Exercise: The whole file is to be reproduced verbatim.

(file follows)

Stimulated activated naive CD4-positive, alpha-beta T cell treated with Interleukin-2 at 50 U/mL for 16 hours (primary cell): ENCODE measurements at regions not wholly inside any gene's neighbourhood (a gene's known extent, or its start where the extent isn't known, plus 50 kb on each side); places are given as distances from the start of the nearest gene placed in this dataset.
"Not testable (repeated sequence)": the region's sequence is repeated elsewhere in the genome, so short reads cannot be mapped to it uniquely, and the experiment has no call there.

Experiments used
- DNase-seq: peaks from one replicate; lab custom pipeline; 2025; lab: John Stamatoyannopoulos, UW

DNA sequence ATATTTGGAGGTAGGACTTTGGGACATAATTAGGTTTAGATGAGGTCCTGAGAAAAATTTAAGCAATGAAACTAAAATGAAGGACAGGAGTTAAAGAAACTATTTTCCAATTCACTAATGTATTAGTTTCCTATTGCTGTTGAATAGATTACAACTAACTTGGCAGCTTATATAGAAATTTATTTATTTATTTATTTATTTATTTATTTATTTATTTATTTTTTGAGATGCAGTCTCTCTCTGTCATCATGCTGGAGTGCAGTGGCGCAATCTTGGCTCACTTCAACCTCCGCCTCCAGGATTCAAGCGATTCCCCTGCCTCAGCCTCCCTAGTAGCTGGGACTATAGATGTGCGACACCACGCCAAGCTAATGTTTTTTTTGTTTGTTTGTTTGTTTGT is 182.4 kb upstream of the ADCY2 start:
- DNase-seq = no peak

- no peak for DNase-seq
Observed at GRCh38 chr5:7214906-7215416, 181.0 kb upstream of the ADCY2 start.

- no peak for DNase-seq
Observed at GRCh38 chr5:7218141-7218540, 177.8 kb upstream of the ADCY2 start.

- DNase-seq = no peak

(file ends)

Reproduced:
Stimulated activated naive CD4-positive, alpha-beta T cell treated with Interleukin-2 at 50 U/mL for 16 hours (primary cell): ENCODE measurements at regions not wholly inside any gene's neighbourhood (a gene's known extent, or its start where the extent isn't known, plus 50 kb on each side); places are given as distances from the start of the nearest gene placed in this dataset.
"Not testable (repeated sequence)": the region's sequence is repeated elsewhere in the genome, so short reads cannot be mapped to it uniquely, and the experiment has no call there.

Experiments used
- DNase-seq: peaks from one replicate; lab custom pipeline; 2025; lab: John Stamatoyannopoulos, UW

DNA sequence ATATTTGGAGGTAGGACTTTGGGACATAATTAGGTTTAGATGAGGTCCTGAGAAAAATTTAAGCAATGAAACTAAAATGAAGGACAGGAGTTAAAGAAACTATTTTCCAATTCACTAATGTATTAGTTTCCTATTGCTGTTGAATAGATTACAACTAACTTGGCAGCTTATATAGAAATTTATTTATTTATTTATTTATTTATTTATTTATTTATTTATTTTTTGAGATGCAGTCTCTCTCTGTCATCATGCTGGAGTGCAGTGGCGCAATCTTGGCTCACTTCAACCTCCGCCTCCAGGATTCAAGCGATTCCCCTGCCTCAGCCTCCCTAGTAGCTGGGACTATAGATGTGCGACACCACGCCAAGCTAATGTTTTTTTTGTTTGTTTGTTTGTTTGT is 182.4 kb upstream of the ADCY2 start:
- DNase-seq = no peak

- no peak for DNase-seq
Observed at GRCh38 chr5:7214906-7215416, 181.0 kb upstream of the ADCY2 start.

- no peak for DNase-seq
Observed at GRCh38 chr5:7218141-7218540, 177.8 kb upstream of the ADCY2 start.

- DNase-seq = no peak